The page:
If you’ll prepare another tire spot before unloading your tater tire, as soon as you remove one tire, you can roll it over on top of the cardboard spot you’ve just made beside your tater tire, and by the time your potatoes are all lying out on the ground, you’ll have another tater tower built ready to plant into again to make another crop of late fall taters to harvest just before a hard freeze hits your area…depending, of course, on just what area that is.

Keep It Growing! 

  • Like 2


1 Comment


Recommended Comments

I'm going to do this with 1 or 2 x 6 this year. Had to do a lot of diging to find em last year. Check out my club for more pictures!

21457476_1968500443374786_4320110743115950697_o.jpg

Edited by ProtectorCdn
  • Like 1

Share this comment


Link to comment

Create an account or sign in to comment

You need to be a member in order to leave a comment

Create an account

Sign up for a new account in our community. It's easy!

Register a new account

Sign in

Already have an account? Sign in here.

Sign In Now
  • Recent Status Updates

  • Hello Guest, we are ThriveThrough

  • Similar Content

    • By MrHandyBot
      Guidelines for Spacing Vegetable Plants in the Garden for Highest Production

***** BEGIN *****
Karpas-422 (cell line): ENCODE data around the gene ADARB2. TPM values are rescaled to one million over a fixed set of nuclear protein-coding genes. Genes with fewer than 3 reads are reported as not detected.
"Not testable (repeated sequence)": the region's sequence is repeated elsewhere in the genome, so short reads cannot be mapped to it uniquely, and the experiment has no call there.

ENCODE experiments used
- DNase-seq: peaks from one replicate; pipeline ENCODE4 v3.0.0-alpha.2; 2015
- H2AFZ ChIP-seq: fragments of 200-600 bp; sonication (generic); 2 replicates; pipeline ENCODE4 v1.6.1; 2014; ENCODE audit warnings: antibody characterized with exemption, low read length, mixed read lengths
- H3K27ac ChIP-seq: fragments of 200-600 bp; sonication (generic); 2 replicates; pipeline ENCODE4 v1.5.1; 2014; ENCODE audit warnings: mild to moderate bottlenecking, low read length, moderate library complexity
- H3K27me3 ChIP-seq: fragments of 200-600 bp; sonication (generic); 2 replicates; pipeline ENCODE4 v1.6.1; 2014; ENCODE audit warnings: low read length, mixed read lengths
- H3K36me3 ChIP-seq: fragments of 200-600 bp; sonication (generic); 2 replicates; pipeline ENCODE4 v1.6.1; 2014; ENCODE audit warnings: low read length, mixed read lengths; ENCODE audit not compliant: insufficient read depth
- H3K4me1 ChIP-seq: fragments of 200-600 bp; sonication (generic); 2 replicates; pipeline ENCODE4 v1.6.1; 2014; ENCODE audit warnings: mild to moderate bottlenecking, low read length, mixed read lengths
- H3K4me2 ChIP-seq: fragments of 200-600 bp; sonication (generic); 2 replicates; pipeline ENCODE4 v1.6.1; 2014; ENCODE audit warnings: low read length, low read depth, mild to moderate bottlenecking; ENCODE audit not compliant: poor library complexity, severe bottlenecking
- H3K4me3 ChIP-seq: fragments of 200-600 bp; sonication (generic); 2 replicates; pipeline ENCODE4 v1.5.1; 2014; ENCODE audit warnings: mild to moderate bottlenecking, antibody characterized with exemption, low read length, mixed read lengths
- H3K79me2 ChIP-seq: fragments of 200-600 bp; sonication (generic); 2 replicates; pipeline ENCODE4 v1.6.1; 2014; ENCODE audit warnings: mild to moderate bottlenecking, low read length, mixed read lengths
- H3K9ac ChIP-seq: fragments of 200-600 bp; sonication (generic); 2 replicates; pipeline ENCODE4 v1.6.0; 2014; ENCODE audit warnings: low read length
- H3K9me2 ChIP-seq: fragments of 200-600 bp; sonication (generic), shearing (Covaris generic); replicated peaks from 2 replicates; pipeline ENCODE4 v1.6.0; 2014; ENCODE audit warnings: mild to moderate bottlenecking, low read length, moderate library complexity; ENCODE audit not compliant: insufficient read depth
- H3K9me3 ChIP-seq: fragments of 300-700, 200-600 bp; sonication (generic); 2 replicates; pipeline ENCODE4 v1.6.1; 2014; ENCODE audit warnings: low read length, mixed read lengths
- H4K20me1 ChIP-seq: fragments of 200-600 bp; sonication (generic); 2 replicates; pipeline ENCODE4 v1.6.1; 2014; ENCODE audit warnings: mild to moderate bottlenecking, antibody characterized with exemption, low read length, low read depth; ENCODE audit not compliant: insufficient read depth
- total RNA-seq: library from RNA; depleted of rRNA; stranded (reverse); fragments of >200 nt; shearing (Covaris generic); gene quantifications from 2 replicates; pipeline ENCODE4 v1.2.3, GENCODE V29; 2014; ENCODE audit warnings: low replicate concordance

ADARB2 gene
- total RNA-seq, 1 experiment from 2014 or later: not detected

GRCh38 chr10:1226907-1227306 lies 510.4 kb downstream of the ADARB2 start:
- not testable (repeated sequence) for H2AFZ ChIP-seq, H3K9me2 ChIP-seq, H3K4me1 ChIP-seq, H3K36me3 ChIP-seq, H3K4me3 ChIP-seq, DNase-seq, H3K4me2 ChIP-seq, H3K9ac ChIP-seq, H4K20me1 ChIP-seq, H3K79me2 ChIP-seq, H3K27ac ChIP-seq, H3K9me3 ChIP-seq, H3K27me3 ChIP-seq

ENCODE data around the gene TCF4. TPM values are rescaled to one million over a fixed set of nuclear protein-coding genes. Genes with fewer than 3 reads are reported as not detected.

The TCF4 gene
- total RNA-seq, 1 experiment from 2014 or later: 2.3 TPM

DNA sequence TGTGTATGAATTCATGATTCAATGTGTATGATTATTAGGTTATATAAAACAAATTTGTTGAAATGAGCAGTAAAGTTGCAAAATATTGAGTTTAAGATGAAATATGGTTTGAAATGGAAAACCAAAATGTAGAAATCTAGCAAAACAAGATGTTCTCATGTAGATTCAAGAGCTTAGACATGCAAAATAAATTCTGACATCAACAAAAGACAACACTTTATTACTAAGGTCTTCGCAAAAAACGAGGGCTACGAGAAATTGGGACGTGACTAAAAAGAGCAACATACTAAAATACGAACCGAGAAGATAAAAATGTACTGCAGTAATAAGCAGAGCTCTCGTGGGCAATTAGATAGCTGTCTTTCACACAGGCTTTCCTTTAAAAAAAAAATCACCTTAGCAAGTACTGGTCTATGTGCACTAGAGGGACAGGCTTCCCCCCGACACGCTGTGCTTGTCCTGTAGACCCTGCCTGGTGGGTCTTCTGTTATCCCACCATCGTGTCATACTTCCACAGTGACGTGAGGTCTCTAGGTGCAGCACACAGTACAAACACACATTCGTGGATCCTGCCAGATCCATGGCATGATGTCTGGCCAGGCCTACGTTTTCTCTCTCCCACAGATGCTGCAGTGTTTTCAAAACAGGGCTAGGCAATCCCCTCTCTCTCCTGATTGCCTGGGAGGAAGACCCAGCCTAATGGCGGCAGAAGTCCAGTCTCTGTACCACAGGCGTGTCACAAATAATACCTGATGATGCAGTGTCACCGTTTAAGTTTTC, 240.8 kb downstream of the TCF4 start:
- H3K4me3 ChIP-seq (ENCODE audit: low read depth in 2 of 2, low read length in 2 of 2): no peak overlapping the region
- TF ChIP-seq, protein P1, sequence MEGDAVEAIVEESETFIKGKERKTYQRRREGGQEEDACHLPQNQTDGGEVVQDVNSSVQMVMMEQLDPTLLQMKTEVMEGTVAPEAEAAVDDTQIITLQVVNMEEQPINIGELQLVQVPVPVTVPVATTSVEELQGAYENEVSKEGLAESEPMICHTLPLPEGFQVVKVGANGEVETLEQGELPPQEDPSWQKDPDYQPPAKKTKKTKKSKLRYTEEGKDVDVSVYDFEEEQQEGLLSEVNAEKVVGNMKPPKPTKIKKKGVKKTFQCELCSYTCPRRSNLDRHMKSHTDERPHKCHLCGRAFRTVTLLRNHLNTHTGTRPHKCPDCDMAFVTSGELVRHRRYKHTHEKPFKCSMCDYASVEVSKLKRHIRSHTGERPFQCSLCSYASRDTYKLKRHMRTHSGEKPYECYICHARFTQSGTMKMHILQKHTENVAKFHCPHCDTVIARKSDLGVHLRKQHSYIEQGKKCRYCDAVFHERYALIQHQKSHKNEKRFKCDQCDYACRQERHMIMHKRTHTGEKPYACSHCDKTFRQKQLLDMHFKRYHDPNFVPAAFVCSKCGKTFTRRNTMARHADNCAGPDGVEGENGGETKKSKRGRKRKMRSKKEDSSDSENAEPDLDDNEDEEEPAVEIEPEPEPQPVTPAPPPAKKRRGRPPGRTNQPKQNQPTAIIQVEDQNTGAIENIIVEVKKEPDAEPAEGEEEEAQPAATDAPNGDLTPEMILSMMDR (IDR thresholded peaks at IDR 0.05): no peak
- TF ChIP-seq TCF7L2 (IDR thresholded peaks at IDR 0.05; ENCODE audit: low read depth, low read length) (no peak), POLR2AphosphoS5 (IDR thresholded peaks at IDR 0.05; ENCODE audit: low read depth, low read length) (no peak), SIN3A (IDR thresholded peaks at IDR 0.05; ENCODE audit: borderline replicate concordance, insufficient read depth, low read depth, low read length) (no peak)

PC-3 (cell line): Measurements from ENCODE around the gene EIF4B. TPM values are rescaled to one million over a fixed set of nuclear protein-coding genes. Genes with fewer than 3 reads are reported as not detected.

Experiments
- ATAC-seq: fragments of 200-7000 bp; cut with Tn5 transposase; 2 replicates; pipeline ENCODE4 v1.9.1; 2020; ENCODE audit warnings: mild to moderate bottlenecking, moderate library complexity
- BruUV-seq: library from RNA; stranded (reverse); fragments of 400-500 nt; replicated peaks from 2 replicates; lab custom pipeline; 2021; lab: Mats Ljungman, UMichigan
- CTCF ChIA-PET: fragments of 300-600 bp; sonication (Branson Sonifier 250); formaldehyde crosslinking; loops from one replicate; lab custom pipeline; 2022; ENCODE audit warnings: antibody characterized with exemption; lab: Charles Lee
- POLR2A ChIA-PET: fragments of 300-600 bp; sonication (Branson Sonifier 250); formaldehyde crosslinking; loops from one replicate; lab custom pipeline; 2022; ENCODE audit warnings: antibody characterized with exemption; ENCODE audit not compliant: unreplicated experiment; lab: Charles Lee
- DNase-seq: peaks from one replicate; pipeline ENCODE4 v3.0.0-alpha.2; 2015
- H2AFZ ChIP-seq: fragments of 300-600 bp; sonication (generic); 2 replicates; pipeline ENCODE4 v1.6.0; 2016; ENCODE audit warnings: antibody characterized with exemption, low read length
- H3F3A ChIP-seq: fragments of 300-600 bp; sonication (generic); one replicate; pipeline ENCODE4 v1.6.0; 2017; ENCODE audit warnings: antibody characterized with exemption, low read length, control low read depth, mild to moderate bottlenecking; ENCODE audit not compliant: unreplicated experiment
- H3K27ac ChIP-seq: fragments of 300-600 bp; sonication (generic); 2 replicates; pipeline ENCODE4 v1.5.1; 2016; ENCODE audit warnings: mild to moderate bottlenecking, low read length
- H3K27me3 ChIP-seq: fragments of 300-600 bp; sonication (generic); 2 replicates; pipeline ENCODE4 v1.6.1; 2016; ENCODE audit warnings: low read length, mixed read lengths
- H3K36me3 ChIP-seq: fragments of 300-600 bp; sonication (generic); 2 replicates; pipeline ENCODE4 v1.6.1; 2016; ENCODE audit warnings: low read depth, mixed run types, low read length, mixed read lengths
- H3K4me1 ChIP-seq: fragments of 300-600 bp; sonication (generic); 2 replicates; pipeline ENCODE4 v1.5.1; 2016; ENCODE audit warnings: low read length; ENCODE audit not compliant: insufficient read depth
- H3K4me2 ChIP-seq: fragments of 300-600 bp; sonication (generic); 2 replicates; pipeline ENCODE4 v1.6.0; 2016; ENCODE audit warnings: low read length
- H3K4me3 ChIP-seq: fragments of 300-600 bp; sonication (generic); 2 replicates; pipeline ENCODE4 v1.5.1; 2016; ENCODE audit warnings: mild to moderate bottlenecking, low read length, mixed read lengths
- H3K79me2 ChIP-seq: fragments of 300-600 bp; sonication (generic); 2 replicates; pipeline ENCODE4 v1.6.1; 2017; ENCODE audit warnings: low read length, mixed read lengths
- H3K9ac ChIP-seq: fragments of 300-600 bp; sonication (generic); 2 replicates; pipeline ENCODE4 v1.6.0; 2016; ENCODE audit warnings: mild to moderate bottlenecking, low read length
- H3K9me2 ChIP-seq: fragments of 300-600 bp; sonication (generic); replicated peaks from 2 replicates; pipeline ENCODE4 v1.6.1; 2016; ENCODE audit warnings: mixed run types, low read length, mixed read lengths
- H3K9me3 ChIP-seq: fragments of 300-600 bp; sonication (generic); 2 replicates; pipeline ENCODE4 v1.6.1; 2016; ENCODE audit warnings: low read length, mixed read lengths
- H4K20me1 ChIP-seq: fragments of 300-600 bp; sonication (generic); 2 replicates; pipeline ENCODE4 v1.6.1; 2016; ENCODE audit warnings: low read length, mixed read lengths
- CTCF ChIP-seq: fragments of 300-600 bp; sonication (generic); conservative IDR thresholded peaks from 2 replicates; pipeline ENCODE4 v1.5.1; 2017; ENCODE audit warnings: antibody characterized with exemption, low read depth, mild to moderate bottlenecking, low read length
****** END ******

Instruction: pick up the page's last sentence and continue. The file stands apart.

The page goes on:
• By DanCarpenter
      Begin planning your self-sufficient homestead. Critical food, water, and energy production should be at the heart of your homestead. Find out what criteria you should look for and begin your search!
    • By Josiah Wallingford
      Nicholas Burtner of Working With Nature and Josiah Wallingford of Brink of Freedom interview Allan Savory of the Savory Institute.
      First posted on Brink of Freedom.        
    • By Josiah Wallingford
      Laundry Soap
      I’ve used this recipe for several years. It works well, is easy to make, and is very inexpensive.
      1 Bar soap – use any bar soap you prefer of whatever is on sale 1 cup Borax (laundry aisle) 1 cup Washing soda  (Can’t find washing soda? See below how to make it yourself) 10 drops Essential oil (optional) Grate the bar of soap or grind to a fine powder in a food processor. Mix all other ingredients in and thoroughly mix. Use about ¼ cup per load of laundry.